"A suit is anticipatory when the plaintiff filed upon receipt of specific, concrete indications that a suit by defendant was imminent." Z-Line Designs, Inc. v. Bell'O Int'l, LLC, 218 F.R.D. 663, 665 (N.D. Cal. 2003) (finding that plaintiff filed in anticipation of litigation where letter provided specific, concrete indication that litigation was imminent). "The anticipatory suit exception is rooted in a concern that a plaintiff should not be deprived of its traditional choice of forum because a defendant with notice of an impending suit first files a declaratory relief action over the same issue in another forum.' Inherent.com v. Martindale-Hubbell, 420 F.Supp.2d 1093, 1097 (N.D. Cal. 2006) (finding first-filed case anticipatory where letter provided notice that a suit was imminent) (quoting British Telecomm., 1993 WL 149860 at *3 (N.D. Cal. 1993).

Goldfield provides little substantiation for the argument that Fireman's Fund lawsuit is anticipatory, other than to state that Fireman's Fund filed the suit while the parties were still in negotiation, meeting with them and defending under a reservation of rights. Here, however, Goldfield does not allege (nor do facts that the Court can discern in the supporting materials indicate) that Goldfield threatened imminent suit before Fireman's Fund sued them. Rather, after it filed suit, before a conference call between Fireman's Fund and Goldfield, Fireman's Fund sent a letter to Goldfield indicating that it had determined that it was necessary to seek a declaratory judgment confirming that coverage was unavailable for the claim. ECF No. 21-4 at 3. This does not appear to fit the scenario in which a potential plaintiff makes clear its intention to sue and is beat to the courthouse by its would-be defendant for forum shopping reasons.

Nor does it appear that Fireman's Fund was forum shopping in the traditional sense. Goldfield's principal place of business is Florida, and Goldfield was located in Florida when the insurance policies in question were issued. Thus, filing a lawsuit disputing coverage for those insurance policies in the district in which they were issued does facially implicate improper forum shopping.

4. Whether the Court should Decline to Apply the First-to-File Rule Because this Forum is More Convenient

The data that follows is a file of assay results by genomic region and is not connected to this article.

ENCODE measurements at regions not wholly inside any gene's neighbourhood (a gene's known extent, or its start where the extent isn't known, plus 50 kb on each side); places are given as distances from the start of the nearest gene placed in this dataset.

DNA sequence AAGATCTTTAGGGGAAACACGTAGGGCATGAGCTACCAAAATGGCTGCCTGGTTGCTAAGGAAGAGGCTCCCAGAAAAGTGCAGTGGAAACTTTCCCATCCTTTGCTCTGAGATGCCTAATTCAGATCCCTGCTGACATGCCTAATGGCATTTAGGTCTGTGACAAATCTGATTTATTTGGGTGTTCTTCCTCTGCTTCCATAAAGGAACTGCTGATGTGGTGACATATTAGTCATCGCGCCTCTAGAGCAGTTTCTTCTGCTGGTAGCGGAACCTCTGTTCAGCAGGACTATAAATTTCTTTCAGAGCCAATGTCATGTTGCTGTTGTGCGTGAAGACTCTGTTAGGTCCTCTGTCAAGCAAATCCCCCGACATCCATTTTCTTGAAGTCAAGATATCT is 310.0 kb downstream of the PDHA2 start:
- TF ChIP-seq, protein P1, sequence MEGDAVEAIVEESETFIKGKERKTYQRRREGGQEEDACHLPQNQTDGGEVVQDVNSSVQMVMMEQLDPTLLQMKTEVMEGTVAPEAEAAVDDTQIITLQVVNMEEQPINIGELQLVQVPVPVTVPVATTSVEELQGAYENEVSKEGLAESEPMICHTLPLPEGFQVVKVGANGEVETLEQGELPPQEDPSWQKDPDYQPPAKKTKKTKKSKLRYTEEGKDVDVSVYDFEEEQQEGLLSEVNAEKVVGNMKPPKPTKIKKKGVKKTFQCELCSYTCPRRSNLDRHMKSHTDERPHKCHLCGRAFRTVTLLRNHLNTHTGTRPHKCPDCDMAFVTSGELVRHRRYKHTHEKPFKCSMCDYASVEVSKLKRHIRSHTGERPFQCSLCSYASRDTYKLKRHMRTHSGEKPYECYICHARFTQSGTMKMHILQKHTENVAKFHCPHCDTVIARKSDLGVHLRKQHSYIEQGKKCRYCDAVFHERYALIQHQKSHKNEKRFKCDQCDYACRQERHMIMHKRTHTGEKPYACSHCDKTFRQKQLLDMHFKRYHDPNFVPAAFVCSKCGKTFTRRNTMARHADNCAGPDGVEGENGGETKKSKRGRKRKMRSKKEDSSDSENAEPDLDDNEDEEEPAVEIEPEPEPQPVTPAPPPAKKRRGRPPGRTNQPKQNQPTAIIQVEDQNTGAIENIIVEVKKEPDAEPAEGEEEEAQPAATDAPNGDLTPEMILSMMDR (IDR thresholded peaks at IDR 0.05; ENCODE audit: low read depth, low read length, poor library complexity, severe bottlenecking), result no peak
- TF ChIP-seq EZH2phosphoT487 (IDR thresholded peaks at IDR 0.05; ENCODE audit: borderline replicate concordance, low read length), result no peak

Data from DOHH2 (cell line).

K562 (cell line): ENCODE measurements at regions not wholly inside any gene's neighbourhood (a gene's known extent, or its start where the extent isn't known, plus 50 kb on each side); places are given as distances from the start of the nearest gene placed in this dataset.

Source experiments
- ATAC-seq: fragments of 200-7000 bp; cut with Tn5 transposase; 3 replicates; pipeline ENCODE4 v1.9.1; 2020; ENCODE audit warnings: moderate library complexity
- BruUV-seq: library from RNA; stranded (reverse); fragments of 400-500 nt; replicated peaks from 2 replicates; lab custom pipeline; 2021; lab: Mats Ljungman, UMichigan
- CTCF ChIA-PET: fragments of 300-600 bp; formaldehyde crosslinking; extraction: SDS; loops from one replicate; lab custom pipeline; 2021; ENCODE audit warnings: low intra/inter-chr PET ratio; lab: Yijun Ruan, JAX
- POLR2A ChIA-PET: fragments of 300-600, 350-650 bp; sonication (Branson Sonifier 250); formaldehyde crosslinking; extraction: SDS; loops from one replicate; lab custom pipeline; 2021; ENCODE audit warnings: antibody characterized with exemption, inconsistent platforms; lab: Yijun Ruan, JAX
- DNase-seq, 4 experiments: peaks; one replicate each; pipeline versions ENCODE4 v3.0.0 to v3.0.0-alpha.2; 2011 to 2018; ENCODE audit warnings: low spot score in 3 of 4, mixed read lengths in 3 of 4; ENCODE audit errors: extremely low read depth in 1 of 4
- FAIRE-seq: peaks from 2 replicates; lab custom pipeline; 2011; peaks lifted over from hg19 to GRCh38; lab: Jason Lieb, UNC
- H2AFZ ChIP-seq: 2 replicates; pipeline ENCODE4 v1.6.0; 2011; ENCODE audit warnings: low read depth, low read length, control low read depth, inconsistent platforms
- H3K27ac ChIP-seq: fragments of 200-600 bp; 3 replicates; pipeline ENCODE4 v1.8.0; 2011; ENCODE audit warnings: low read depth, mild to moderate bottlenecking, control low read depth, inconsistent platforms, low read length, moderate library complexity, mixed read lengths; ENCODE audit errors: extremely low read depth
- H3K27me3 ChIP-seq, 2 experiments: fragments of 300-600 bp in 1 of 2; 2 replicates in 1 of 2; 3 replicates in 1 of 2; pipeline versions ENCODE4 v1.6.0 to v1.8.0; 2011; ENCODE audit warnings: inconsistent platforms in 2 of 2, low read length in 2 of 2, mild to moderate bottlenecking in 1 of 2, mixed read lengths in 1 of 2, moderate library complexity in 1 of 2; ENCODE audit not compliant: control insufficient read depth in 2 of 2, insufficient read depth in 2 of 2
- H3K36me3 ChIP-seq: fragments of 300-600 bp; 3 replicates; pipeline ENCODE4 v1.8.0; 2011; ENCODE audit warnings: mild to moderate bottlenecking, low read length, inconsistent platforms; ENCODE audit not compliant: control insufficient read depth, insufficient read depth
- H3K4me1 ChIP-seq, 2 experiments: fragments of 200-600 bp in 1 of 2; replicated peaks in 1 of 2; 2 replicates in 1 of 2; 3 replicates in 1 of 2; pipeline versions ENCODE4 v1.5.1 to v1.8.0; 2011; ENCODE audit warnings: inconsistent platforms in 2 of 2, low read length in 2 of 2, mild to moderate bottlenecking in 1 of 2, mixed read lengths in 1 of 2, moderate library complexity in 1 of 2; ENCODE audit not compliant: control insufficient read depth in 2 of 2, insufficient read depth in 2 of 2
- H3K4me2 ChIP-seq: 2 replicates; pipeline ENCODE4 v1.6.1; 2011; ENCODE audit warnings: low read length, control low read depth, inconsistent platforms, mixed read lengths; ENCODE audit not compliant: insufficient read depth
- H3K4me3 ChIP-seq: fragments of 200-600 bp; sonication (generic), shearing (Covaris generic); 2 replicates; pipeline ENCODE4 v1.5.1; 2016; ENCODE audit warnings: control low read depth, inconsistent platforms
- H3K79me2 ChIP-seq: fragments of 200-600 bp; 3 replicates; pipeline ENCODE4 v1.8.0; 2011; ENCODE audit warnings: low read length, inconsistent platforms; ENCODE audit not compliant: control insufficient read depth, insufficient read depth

Goldfield argues that the Court should exercise its discretion not to apply the first-to-file rule in the instant case because the Eastern District of Washington is far more convenient, asking that the court consider the factors used in motions to transfer pursuant to 28 U.S.C. § 1404(a). ECF No. 22 at 15.

As noted above, other district courts have held that a court may, "in its discretion, decline to apply the first-to-file rule in the interests of equity or where the Section 1404(a) balance of convenience weighs in favor of the later-filed action." Wallerstein v. Dole Fresh Vegetables, Inc., 967 F.Supp.2d 1289, 1293 (N.D. Cal. 2013); see also Adoma v. Univ. of Phoenix, Inc., 711 F.Supp.2d 1142, 1149 (E.D. Cal. 2010). The factors a court considers when entertaining a motion to transfer venue under § 1404 include:

(1) the location where the relevant agreements were negotiated and executed, (2) the state that is most familiar with the governing law, (3) the plaintiff's choice of forum, (4) the respective parties' contacts with the forum, (5) the contacts relating to the plaintiff's cause of action in the chosen forum, (6) the differences in the costs of litigation in the two forums, (7) the availability of compulsory process to compel attendance of unwilling nonparty witnesses, and (8) the ease of access to sources of proof. Additionally, the presence of a forum selection clause is a "significant factor" in the court's § 1404(a) analysis. We also conclude that the relevant public policy of the forum state, if any, is at least as significant a factor in the § 1404(a) balancing.

Jones v. GNC Franchising, Inc., 211 F.3d 495, 498-99 (9th Cir. 2000) (internal citations omitted).

Goldfield's arguments center around the fact that the Sierra Zinc Site is located in the Eastern District, and as such, access to documents and the subpoena power for non-party witnesses must make the Eastern District the more convenient and least expensive venue. However, as the Fireman's Fund argues, the dispute at issue in Goldfield's complaint is coverage under the policies issued by Fireman's Fund and Hartford. According to Goldfield's complaint, all the policies were issued after 1977, by which time Goldfield had already moved to Florida. Thus, the dispute, which is about insurance policy coverage and involves insurance policy interpretation, concerns policies that were purchased by Goldfield while it was in Florida-approximately ten years after it had sold the property at issue in Washington. Insofar as the EPA records about the site are necessary to the litigation, their relocation to the Middle District of Florida does not seem to be a hardship warranting this court's maintaining the case in this district. Insofar as cost considerations for witnesses come into play, Goldfield has acknowledged that its employees-presumably most of whom are from Florida, where the company is now located-have never been to Sierra Zinc mine site, have no first-hand knowledge of it, nor were they involved in the operation or maintenance of the site. Furthermore, witnesses working for Goldfield having knowledge of the negotiation of the insurance policies would likely be at their company headquarters in Florida. EPA employees who might be called as witness would be outside the subpoena power of the Florida court if they, as Goldfield claims, are based in Washington or Idaho. However, again, as Fireman's Fund points out, this is a case about insurance policy coverage; as such the question is about policy interpretation and the EPA's testimony can have a limited impact on the outcome.